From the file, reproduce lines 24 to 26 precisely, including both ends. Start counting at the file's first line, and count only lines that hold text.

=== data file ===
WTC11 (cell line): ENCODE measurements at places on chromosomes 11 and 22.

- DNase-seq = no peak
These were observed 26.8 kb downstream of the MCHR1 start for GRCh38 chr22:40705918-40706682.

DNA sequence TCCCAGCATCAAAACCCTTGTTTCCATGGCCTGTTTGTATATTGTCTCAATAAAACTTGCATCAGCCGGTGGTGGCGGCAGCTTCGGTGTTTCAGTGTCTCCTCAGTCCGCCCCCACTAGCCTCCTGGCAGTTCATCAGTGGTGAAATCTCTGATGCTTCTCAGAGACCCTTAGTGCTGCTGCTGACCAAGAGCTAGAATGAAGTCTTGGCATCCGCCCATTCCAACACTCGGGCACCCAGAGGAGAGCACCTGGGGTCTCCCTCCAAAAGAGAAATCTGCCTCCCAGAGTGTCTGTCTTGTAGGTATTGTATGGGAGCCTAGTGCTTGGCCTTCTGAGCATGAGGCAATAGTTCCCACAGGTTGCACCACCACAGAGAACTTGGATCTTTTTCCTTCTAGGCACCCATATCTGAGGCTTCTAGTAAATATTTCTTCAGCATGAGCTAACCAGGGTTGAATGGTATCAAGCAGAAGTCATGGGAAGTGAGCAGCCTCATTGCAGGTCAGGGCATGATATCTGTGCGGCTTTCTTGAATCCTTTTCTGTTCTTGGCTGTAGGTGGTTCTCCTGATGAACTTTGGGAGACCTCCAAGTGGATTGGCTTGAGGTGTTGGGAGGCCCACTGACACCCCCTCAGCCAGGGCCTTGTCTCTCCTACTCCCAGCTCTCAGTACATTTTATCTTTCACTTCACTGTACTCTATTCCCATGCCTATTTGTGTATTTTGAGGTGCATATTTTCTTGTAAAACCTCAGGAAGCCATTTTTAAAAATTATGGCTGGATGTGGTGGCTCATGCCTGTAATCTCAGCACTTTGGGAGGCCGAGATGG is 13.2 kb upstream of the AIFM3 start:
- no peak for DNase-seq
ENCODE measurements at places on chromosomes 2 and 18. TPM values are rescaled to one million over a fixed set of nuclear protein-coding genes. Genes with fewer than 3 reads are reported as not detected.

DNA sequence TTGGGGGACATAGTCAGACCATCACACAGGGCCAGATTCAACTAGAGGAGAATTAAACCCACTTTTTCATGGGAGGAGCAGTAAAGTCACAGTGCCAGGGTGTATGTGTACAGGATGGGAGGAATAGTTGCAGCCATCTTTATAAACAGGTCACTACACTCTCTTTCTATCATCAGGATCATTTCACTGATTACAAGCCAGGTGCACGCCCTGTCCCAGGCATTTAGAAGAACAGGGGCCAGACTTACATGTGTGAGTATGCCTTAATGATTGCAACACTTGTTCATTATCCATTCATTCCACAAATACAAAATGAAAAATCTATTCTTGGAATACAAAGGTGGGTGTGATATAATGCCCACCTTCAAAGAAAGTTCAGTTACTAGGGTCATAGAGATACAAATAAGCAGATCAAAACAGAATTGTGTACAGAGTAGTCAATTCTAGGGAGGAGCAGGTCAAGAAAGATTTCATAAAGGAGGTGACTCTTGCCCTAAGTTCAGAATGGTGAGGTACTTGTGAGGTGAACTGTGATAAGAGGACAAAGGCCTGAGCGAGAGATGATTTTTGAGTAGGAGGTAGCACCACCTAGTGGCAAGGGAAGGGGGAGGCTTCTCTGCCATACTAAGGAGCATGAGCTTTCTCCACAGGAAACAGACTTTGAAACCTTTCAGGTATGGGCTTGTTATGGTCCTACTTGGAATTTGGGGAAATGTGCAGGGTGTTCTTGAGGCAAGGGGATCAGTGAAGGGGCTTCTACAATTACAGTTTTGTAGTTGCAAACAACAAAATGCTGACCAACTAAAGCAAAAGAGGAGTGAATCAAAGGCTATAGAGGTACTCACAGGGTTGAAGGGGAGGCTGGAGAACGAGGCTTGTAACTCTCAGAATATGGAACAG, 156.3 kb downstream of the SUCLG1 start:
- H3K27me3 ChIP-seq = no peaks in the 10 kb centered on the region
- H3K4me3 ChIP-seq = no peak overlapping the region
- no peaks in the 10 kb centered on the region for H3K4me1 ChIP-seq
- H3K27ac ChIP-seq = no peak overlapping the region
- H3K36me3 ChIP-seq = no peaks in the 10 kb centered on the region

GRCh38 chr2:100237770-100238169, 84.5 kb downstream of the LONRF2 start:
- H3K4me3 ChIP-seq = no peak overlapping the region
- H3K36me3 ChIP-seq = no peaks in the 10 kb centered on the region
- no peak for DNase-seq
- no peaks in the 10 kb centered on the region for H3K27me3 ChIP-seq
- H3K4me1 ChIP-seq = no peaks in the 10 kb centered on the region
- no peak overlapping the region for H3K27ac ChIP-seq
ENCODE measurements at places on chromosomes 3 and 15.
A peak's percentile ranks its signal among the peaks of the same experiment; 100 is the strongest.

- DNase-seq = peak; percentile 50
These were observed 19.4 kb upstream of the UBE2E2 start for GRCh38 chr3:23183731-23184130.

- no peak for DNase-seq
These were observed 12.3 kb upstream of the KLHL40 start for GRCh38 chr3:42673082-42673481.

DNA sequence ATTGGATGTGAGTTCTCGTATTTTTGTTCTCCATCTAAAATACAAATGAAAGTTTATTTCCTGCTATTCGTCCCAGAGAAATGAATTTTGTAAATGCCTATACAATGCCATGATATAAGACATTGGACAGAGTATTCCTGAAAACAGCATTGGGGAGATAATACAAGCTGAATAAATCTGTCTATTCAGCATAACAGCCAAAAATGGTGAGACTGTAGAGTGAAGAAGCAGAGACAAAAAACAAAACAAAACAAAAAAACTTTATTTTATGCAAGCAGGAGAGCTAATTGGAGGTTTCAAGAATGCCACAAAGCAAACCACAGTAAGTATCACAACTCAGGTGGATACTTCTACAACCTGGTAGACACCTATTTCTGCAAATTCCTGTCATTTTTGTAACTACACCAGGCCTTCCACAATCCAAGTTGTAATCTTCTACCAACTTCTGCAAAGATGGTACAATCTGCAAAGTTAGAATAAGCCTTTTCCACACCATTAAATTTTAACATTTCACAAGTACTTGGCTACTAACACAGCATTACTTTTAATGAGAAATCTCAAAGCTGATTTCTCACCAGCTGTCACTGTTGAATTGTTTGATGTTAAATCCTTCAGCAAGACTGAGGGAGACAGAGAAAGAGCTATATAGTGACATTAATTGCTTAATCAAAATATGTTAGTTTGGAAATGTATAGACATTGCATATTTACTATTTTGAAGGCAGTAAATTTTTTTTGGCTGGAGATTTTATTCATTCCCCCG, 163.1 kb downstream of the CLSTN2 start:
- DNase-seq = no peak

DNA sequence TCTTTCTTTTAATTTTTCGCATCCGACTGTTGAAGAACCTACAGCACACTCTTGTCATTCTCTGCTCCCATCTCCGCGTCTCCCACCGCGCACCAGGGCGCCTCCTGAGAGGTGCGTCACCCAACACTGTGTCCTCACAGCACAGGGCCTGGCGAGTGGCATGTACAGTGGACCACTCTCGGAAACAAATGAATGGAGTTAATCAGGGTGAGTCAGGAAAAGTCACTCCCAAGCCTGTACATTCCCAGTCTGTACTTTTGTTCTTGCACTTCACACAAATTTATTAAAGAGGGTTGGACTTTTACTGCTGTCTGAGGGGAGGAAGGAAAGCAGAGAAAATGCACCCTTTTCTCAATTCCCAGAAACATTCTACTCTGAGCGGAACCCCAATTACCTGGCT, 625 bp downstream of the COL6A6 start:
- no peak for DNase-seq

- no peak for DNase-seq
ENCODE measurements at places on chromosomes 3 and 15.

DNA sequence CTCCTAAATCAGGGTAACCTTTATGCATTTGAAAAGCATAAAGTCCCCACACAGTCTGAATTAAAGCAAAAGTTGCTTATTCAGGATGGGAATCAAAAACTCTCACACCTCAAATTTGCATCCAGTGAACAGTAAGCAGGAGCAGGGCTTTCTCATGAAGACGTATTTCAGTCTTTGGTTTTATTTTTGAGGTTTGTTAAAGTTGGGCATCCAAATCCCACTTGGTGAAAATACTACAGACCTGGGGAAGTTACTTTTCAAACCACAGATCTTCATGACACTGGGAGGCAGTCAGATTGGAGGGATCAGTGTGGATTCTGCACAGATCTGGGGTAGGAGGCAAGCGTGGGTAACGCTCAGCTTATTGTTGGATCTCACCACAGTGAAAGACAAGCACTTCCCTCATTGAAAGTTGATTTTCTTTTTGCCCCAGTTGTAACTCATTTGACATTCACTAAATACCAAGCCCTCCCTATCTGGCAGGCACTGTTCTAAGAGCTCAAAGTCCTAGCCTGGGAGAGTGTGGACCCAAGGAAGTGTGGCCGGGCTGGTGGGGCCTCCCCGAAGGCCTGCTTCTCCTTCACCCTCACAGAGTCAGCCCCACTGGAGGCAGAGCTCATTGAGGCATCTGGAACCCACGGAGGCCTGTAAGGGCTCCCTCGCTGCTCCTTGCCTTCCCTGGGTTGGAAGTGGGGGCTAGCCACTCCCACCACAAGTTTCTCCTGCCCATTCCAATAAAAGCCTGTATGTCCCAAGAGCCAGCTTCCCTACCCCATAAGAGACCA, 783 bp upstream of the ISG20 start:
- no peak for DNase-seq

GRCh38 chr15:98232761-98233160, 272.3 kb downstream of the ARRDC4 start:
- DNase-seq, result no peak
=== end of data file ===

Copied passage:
- no peak for DNase-seq
These were observed 12.3 kb upstream of the KLHL40 start for GRCh38 chr3:42673082-42673481.

DNA sequence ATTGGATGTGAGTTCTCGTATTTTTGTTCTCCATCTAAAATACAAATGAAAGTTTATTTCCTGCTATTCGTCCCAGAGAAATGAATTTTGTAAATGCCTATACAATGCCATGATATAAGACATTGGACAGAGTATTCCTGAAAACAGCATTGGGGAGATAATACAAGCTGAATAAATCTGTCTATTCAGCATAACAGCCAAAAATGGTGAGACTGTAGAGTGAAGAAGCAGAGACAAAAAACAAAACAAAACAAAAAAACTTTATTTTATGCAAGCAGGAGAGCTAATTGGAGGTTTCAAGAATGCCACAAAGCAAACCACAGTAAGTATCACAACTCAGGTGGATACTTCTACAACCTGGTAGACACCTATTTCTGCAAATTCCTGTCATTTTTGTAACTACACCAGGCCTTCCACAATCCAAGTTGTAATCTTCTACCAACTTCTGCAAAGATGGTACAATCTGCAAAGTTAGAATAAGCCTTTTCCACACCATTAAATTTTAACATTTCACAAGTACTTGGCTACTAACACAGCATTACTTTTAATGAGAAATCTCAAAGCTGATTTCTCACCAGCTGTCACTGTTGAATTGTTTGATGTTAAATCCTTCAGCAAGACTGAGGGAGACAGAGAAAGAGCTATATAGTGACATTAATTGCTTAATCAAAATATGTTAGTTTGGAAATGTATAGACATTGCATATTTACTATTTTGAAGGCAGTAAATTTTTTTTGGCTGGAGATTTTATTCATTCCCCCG, 163.1 kb downstream of the CLSTN2 start: